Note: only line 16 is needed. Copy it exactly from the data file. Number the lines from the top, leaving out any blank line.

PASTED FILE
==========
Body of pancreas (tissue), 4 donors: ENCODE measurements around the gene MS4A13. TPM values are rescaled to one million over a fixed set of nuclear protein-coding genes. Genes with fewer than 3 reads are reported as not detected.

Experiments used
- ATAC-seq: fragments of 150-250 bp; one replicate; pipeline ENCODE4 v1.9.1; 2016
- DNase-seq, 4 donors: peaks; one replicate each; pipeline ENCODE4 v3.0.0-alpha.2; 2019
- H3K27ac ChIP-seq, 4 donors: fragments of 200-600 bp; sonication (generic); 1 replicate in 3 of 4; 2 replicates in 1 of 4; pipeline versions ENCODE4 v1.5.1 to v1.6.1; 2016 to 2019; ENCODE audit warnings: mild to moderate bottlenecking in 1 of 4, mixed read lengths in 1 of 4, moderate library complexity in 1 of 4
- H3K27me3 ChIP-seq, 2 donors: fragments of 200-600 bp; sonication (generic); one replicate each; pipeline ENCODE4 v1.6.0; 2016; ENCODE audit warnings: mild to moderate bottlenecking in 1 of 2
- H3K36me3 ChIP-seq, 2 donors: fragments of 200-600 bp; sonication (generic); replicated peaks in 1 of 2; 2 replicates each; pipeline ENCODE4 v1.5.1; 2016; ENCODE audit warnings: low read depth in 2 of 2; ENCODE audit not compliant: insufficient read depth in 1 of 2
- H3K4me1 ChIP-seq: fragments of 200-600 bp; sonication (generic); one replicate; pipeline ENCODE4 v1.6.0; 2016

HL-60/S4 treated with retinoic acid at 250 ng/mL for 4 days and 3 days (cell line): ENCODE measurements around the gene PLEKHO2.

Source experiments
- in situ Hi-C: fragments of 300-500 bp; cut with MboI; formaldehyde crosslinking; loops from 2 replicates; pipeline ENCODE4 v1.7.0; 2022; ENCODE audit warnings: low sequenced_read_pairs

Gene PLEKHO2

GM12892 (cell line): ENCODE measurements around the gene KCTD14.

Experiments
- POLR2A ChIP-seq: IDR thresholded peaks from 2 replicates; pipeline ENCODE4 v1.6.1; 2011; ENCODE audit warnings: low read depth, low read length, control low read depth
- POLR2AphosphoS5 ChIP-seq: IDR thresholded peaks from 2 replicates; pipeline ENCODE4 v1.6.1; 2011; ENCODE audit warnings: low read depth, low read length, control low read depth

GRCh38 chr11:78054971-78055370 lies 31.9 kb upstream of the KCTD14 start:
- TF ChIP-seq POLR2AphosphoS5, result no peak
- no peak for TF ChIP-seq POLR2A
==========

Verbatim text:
- POLR2AphosphoS5 ChIP-seq: IDR thresholded peaks from 2 replicates; pipeline ENCODE4 v1.6.1; 2011; ENCODE audit warnings: low read depth, low read length, control low read depth